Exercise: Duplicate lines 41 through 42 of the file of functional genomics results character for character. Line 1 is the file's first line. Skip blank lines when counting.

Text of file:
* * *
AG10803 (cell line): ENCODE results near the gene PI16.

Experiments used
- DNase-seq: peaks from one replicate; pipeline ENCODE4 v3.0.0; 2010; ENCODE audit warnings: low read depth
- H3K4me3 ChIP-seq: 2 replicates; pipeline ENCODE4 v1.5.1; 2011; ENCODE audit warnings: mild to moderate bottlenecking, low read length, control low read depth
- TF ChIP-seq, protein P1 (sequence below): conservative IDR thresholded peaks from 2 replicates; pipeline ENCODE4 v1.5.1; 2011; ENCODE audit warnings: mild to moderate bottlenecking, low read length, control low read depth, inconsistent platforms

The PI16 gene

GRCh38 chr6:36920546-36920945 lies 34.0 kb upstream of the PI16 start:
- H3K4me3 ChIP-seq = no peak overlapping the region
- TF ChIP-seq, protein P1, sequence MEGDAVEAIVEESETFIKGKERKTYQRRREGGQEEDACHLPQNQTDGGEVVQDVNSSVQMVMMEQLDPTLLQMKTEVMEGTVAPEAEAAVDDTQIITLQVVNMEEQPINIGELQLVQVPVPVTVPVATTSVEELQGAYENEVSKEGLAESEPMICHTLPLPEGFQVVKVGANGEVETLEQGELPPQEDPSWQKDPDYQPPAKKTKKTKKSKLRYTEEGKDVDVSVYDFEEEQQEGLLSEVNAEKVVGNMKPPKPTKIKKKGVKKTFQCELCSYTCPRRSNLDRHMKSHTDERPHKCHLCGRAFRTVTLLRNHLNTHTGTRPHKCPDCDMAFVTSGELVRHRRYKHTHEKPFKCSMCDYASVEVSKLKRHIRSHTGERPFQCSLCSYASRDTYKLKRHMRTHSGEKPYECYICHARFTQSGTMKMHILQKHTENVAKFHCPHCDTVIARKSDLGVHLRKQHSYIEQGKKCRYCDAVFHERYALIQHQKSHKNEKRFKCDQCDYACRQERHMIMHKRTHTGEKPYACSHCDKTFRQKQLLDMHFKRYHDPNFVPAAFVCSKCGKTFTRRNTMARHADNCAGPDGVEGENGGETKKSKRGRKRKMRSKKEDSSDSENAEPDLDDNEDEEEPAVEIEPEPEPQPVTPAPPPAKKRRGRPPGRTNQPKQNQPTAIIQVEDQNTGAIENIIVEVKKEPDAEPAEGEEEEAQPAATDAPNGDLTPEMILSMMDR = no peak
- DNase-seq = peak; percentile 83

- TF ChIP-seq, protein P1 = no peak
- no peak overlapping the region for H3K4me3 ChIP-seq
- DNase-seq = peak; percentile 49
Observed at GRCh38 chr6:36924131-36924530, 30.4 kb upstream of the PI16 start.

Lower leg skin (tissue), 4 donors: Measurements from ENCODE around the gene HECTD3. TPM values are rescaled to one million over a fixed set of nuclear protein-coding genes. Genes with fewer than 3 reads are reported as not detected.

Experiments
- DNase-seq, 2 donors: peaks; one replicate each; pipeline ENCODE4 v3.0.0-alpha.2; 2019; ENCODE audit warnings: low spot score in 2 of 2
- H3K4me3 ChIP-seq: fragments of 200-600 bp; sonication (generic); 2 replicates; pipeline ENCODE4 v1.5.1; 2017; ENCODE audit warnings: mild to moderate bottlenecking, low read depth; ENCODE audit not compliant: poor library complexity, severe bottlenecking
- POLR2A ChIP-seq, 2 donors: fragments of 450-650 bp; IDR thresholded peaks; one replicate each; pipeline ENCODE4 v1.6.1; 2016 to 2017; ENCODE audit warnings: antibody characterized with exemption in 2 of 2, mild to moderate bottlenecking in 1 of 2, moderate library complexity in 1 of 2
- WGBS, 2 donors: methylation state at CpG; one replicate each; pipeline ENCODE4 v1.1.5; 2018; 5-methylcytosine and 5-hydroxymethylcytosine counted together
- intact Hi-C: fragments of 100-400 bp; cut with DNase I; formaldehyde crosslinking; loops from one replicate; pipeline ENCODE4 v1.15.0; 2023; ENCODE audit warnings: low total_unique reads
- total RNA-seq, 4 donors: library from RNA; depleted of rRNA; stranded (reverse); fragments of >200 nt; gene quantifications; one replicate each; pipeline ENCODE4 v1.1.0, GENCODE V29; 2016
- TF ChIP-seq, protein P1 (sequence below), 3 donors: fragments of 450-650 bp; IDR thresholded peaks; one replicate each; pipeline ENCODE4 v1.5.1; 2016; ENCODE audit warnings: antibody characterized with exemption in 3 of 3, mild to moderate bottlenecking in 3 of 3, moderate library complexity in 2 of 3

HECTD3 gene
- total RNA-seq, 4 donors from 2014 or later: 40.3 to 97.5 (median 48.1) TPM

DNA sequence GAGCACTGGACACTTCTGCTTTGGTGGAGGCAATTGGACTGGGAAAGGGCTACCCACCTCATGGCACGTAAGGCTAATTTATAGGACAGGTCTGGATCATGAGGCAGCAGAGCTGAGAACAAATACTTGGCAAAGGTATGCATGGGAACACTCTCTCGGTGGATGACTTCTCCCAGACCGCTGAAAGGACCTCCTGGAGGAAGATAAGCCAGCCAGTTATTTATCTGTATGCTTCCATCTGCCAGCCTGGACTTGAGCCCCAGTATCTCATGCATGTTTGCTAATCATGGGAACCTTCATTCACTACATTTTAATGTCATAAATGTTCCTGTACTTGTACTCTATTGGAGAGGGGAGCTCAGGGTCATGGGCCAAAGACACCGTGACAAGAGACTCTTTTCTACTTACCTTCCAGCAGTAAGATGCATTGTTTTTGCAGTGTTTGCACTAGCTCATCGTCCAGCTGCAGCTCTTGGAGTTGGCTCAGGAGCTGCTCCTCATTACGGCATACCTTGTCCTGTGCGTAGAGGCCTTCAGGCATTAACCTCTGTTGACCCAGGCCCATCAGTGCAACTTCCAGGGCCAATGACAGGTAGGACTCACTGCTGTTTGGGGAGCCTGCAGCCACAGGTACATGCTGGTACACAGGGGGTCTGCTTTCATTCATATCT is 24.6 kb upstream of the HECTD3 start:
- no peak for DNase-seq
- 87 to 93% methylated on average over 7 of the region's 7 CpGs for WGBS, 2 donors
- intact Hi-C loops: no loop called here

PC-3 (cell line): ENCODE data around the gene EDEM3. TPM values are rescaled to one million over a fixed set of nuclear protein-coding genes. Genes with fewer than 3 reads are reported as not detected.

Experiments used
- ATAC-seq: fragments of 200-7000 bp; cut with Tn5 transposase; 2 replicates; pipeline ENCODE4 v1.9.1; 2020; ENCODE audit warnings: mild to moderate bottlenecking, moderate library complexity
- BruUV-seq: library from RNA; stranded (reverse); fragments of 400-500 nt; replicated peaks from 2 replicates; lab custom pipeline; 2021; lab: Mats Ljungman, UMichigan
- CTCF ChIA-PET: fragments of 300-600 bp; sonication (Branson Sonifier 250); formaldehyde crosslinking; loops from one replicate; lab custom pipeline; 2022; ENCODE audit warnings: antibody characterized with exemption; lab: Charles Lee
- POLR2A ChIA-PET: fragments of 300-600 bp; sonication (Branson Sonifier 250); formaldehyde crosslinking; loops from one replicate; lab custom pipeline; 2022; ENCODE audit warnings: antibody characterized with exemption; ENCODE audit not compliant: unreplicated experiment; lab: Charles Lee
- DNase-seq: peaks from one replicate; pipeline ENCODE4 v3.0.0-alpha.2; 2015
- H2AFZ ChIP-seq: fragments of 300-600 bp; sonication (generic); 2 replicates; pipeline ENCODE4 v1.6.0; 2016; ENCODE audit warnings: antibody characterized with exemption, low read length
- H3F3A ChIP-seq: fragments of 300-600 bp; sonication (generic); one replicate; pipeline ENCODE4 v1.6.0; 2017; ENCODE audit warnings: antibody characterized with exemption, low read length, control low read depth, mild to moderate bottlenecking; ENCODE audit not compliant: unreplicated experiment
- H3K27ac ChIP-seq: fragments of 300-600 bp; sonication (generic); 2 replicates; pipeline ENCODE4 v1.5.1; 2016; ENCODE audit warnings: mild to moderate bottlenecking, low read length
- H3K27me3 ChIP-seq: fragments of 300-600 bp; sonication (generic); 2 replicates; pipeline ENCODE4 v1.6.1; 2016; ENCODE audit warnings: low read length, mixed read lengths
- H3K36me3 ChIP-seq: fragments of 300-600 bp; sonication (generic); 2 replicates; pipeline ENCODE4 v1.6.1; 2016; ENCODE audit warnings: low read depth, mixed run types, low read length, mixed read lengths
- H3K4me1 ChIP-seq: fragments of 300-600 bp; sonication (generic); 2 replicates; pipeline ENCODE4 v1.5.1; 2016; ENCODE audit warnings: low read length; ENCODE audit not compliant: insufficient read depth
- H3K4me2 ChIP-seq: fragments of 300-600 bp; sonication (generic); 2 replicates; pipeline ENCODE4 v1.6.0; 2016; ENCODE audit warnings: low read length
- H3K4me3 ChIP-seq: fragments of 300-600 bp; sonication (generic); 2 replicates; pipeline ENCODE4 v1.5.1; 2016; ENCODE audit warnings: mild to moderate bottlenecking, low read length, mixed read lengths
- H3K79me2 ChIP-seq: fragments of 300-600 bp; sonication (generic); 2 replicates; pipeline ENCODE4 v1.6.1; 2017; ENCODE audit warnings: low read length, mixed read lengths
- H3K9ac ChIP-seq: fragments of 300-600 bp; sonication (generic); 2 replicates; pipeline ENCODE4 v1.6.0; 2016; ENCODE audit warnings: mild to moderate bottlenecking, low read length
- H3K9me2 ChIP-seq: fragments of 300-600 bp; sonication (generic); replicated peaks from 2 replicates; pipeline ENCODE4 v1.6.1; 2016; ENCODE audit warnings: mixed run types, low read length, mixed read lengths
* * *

- H3K36me3 ChIP-seq: fragments of 300-600 bp; sonication (generic); 2 replicates; pipeline ENCODE4 v1.6.1; 2016; ENCODE audit warnings: low read depth, mixed run types, low read length, mixed read lengths
- H3K4me1 ChIP-seq: fragments of 300-600 bp; sonication (generic); 2 replicates; pipeline ENCODE4 v1.5.1; 2016; ENCODE audit warnings: low read length; ENCODE audit not compliant: insufficient read depth